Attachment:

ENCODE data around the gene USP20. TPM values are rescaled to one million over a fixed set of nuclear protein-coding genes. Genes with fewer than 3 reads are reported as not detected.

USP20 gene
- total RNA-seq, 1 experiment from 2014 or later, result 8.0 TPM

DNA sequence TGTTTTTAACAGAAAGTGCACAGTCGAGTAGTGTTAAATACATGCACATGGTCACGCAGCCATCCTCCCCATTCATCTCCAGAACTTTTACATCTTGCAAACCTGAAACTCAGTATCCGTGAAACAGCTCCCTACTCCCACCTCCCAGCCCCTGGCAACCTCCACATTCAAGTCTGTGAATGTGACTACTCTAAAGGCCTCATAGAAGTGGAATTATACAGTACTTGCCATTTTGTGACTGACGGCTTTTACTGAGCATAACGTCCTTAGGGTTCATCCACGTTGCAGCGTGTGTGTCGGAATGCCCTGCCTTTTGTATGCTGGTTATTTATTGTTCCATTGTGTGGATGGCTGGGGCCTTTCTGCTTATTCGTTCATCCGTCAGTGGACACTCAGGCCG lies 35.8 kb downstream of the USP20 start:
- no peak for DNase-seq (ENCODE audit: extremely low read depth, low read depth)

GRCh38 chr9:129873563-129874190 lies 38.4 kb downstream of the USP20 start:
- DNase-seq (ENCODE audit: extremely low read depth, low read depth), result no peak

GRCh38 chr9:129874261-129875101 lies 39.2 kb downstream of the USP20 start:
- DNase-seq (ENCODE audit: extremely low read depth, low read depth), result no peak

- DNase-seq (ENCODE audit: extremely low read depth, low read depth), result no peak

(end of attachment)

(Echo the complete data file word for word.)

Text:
ENCODE data around the gene USP20. TPM values are rescaled to one million over a fixed set of nuclear protein-coding genes. Genes with fewer than 3 reads are reported as not detected.

USP20 gene
- total RNA-seq, 1 experiment from 2014 or later, result 8.0 TPM

DNA sequence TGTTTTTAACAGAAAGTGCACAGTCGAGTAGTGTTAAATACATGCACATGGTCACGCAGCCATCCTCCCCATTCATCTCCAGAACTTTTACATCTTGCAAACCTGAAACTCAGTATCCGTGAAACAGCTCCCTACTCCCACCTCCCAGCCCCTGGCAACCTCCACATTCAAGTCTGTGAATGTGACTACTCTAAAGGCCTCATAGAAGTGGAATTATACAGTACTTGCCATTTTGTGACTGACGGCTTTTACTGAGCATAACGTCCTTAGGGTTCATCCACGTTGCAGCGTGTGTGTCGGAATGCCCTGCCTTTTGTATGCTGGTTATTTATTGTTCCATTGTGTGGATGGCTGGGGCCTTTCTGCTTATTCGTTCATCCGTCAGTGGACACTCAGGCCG lies 35.8 kb downstream of the USP20 start:
- no peak for DNase-seq (ENCODE audit: extremely low read depth, low read depth)

GRCh38 chr9:129873563-129874190 lies 38.4 kb downstream of the USP20 start:
- DNase-seq (ENCODE audit: extremely low read depth, low read depth), result no peak

GRCh38 chr9:129874261-129875101 lies 39.2 kb downstream of the USP20 start:
- DNase-seq (ENCODE audit: extremely low read depth, low read depth), result no peak

- DNase-seq (ENCODE audit: extremely low read depth, low read depth), result no peak